Industrial Safe Installation


Asbestos In Pre-2000 Safes & Cabinets

Certified Safes Ireland™ investigation & HSA Legislation & Enforcement Notice

A Certified Safes Ireland™ investigation in 2019 led to a Legislation & Enforcement Notice from the Health and Safety Authority making it clear than any safe, document or cabinet manufactured before 2000 must be presumed to contain asbestos. Apart from being a severe cancer risk to both staff and management, asbestos is no longer covered by insurance leaving any business, including a Credit Union directly liable for asbestos exposure in the workplace.

Chrysotile Asbestos

Chrysotile asbestos fibres, which in the case of safe and cabinet manufacturing are the main type of asbestos fibres we are concerned with, are highly carcinogenic if inhaled. Breathing in air containing even tiny amounts of asbestos fibres of the kind that may result from the opening and closing of a safe or filing cabinet door fitted with asbestos door seals, can lead to asbestos-related diseases such as asbestosis and cancers of the lungs and chest lining. Chrysotile asbestos was widely used in door seals on safes, fireproof safes, and fireproof filing cabinets as late as 1995. This invariably took the form of woven asbestos tape adhered around the door frame against which the door would close. It is this woven tape that causes many to be most concerned. Abrasion caused by the opening and shutting of the safe door or filing cabinet door in such close proximity to the user is a high-risk issue, particularly as someone could be opening and closing a unit for decades in a closed environment such as an office.

asbestos-safe-door    asbestos-safe-door

A study by the BZR Institute in Bonn, Germany, found that asbestos fibres released through abrasion by opening and closing a light metal door on an asbestos fire seal released enough asbestos fibres to exceed the maximum European exposure limit after just three opening and closing cycles.

A safe or cabinet that contains asbestos within its structure is also a danger to maintenance technicians, locksmiths and fire fighters who may be called to a fire where such a unit is located. Due to their age most of these units are quite likely to have a mechanical key or combination lock and therefore likely to have a lock-out event at some stage. On many occasions this requires the safe, cabinet body or door, to be drilled open. Drilling a contaminated safe or cabinet will result in amounts of airborne dust containing asbestos in one of its most dangerous forms due to its incorporation into the body of many safes and cabinets as an anti-combustion filling material or as a curing agent in cement. In a fire asbestos from these units is likely to be released due to intense heat exposure and structural collapse.

Certified Safes Ireland™ have a great deal of experience in identifying serious risks posed to both staff and management by pre-2000 safes and strongrooms that may contain asbestos, a problem which has plagued many financial institutions and offices. If such a risk is  identified by Certified Safes Ireland™, any such equipment will be dealt professionally and in strictest confidence. Certified Safes Ireland™ have already dealt with several situations, removing, and disposing of such equipment for Credit Unions in Ireland.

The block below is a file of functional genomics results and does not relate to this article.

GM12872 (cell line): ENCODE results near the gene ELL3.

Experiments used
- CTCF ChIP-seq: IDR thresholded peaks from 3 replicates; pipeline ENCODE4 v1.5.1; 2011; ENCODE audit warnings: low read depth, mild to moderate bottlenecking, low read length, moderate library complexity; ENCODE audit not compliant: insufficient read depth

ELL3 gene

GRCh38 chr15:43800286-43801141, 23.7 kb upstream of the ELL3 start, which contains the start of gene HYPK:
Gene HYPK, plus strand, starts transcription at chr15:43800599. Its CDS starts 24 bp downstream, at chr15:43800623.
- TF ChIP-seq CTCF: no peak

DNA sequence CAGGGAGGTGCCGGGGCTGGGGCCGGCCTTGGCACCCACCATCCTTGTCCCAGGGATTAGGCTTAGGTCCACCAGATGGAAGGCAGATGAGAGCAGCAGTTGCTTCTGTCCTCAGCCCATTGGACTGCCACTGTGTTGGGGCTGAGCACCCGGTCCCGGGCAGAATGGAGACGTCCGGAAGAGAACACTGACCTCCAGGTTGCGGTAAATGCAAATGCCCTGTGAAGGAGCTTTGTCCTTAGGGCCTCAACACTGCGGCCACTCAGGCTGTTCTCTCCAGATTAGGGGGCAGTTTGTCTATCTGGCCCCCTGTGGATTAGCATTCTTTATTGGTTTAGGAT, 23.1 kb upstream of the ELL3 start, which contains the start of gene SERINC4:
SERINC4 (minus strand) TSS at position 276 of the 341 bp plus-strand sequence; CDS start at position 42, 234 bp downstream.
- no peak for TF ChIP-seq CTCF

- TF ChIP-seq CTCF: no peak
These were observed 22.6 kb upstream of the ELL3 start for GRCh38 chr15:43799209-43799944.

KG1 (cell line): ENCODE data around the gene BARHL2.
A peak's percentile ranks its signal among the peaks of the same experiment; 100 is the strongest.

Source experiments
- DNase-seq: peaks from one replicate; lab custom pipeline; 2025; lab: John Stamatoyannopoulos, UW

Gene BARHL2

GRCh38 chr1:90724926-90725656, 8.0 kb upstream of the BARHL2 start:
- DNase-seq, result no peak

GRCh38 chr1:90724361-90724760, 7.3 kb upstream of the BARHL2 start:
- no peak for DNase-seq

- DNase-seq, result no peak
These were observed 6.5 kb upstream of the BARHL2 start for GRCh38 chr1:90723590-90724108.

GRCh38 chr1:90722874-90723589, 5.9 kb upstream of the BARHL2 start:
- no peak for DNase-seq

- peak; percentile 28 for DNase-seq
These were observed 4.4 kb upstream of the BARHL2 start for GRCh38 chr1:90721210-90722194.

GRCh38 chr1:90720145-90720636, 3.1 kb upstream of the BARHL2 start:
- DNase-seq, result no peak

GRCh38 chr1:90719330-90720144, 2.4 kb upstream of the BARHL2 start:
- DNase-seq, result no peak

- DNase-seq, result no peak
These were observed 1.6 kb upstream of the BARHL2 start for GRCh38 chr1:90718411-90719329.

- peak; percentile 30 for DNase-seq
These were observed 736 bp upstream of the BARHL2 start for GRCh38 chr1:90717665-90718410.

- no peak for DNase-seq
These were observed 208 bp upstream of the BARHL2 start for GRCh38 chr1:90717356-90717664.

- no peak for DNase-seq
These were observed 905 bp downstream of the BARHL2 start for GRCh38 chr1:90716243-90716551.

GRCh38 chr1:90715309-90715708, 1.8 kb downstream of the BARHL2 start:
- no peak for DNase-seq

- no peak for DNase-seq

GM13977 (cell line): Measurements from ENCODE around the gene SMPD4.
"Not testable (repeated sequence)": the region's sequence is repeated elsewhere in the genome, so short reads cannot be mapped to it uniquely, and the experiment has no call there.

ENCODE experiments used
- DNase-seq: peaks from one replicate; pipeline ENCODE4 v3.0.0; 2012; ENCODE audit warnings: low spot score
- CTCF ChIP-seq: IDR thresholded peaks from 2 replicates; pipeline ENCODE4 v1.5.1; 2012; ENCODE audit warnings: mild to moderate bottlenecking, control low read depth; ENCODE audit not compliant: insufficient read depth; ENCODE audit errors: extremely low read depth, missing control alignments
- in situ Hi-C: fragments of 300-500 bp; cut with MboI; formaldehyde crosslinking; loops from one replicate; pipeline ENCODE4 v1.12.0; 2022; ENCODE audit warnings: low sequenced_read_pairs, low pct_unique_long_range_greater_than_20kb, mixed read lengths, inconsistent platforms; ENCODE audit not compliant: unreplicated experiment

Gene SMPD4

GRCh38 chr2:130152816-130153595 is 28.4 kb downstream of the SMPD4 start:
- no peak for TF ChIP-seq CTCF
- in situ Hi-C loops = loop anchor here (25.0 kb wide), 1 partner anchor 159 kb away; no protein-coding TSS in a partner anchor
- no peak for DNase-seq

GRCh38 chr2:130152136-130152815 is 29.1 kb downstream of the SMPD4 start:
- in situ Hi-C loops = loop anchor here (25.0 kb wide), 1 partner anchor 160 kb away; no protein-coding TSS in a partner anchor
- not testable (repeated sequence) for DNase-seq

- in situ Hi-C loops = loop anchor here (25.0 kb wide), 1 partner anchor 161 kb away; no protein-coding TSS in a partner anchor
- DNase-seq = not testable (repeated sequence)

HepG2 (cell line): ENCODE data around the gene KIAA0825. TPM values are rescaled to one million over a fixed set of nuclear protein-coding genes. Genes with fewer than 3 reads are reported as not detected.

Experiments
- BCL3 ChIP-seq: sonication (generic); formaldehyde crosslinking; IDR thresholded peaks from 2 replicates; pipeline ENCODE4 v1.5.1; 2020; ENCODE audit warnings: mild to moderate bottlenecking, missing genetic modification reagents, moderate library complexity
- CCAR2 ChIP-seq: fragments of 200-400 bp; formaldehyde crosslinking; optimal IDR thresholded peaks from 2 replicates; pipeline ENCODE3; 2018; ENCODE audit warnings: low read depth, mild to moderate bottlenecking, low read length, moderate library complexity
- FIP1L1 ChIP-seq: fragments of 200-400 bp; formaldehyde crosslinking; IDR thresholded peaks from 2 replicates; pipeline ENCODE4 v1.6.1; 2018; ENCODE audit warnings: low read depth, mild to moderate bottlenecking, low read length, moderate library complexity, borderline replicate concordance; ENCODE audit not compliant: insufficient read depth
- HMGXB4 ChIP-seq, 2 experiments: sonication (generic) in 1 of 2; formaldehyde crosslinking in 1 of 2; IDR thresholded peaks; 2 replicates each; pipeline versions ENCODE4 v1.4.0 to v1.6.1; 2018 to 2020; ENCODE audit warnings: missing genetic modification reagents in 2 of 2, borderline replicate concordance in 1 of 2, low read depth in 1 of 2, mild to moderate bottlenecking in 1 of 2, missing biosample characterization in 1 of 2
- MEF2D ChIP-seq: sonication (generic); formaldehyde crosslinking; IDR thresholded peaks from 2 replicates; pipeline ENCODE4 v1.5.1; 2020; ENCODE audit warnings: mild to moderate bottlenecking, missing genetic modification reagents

Click below to view Law Society article or HSA notice:

    HSA Asbestos Safes


Nationwide Safe And Locksmith Services, Training, Support And Maintenance

 Remote support & scheduled training

Certified Safes Ireland™ offer training and remote support to all of our clients, their staff, and on-site maintenance personnel, including, software installation and GDPR compliant management for audit and time locking, deposit safe cash drop scanning operation and back-office software, multi-user time lock and time delay lock programming and basic on-site trouble shooting, backed by an extensive range of specially recorded training and troubleshooting videos that is constantly being added to.

24/7 Technical service & support

Certified Safes Ireland™ offer an efficient and highly cost-effective safe, vault, and locksmith service to all our clients, including nationwide coverage, 7-day support and emergency lock opening. Our chief safe and strongroom technician is a licensed locksmith and a specialist in non-destructive lock or combination manipulation (Non-Destructive Entry - NDE) with vast industry experience in Ireland and Europe.


As part of a larger group, we can offer fast and efficient service 24 hours a day, 365 days a year, to attend planned maintenance, commissioning, repairs and call-out duties, not only on safes, strongrooms, security doors and locks, but on all types of data infrastructure, fire, alarm, CCTV and electrical equipment on a contract basis. Our group partners IC Services And Maintenance has built its reputation on efficient planned programmes and quick response. Our integration specialists are the best in their respective fields and are always up to date with relevant codes of practice and training.


Expert Advice

 For advice call: +353 1 7076011

Alan Redd Certified Safes Ireland NSAI

Certified Safes Ireland™ director Alan Donohoe Redd is a member of the European CEN263 Working Group responsible for writing European Standards for safes, strongrooms (vaults), secure cabinets and physical data protection for the European Union. A registered NATO supplier and a longstanding member of the European Security Systems Association, Alan has a vast range of experience spanning almost 40 years and encompassing installation of safes, strongrooms, physical data protection, CCTV, alarms, access control, secure storage control systems and Sensitive Compartmented Information Facility (SCIF) specification, design, and installation.

Alan is an expert on standards and fraud issues related to secure storage in Europe and the UK, has had articles related to these subjects published by The Law Society Gazette and Irish Broker Magazine, has forced retractions of multiple false claims related to secure storage offerings to the public, including some published by the Irish Times, and has been pivotal in having misleading standards and practises recognised and withdrawn in Ireland, the UK and at a European level.